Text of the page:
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Quitting Plastic by Clara Williams Roldan and Louise Williams


Mother and daughter duo Clara Williams Roldan and Louise Williams team up to help us quit plastic. Both have a legacy of walking the talk through their work in waste recovery.


Louise Williams is an award-winning journalist and writer. She has served on waste recovery reference groups in her hometown, Sydney’s Northern beaches, where she also co-founded the Baringa Bush Community Garden. The gardens aim to benefit the community through education about permaculture, low water gardening and a no-pesticide approach to growing healthy food.


Daughter Clara has taken the mantle from her talented mother. She is a policy and legislative advisor to the NSW parliament, a role which has helped confirm her belief that small change can be widely beneficial.


As a side note, an African proverb recently shared with me profoundly underscores that belief. Paraphrasing, the proverb says that anyone who doubts the ability of something small to have a huge impact has not spent the night with a mosquito.

But it’s easy to feel overwhelmed by the scale of the problem. Faced with a barrage of information about climate change, the demise of insect populations worldwide and the threat of plastic to our well-being and marine environments, it would be easy to feel defeated. Recent education about the life of plastic gave me pause for thought. I began to look at each and every bit of plastic in my household with despair. The assault of plastic on the food chain depressed me and invigorated a desire to grow more food to offset my contribution to the landfill.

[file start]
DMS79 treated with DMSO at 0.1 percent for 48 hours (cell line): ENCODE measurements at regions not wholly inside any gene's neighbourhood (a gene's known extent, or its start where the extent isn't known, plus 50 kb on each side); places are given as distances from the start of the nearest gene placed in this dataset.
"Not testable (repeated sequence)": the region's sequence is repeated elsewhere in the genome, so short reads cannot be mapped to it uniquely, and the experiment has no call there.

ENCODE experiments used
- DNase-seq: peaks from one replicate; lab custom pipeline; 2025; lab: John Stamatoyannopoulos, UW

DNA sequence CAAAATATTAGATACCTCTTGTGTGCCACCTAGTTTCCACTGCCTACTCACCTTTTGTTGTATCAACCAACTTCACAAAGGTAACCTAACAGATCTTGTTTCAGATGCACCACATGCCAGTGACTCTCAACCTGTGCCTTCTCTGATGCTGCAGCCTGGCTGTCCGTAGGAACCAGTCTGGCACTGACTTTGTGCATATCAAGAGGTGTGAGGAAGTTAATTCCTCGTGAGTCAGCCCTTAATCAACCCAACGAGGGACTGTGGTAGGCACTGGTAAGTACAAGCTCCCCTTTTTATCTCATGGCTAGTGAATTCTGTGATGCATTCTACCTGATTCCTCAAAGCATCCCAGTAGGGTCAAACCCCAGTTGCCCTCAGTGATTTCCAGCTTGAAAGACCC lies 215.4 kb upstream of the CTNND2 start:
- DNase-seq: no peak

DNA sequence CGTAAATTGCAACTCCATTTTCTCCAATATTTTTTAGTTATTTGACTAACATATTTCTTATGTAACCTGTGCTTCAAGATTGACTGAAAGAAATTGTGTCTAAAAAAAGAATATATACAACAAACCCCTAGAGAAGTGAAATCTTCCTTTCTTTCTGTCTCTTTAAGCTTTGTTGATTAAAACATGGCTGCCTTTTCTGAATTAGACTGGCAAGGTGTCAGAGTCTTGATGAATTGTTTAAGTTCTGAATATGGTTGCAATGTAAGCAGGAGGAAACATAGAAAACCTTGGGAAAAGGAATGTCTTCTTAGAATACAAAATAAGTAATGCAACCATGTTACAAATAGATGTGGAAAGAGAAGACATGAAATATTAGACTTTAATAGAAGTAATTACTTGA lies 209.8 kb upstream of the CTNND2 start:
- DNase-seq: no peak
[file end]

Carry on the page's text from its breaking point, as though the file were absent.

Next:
Believe me, avoiding plastic is difficult. Taking a shopping bag is one thing; but just take a look at all the soft plastic in your shopping basket - it is nigh on impossible to avoid. In desperation, I looked to this little book for help.


I love the heading for the first chapter; Breaking up with plastic. It reinforces the sad truth that almost every piece of plastic ever made still exists. Clara’s own journey towards reducing plastic waste resulted in many failures – the spilled coffee from make-shift cups; the prevailing smell of vinegar from home-made hair conditioner.

Adding up her own contribution to the landfill from her coffee addiction alone, Clara reasonably estimated it to be just shy of 6000 coffee cups with lids. We could all curl up in defeat at personal sums such as this. But the chapter ends on a high with numerous inspiring stories from people who have been encouraged to break up with plastic; and how this has positively impacted their lives. I especially like the list of 10 things you can do today at the end of that chapter.


This wonderful wee book is sure to inspire and educate you. It’s full of tips, hints and recipes to help you succeed. I love it.


If only I could find a way to reduce all the waste from establishing a garden to avoid buying food packaged in plastic…


Reviewer: Peta Stavelli

Allen and Unwin $22.99

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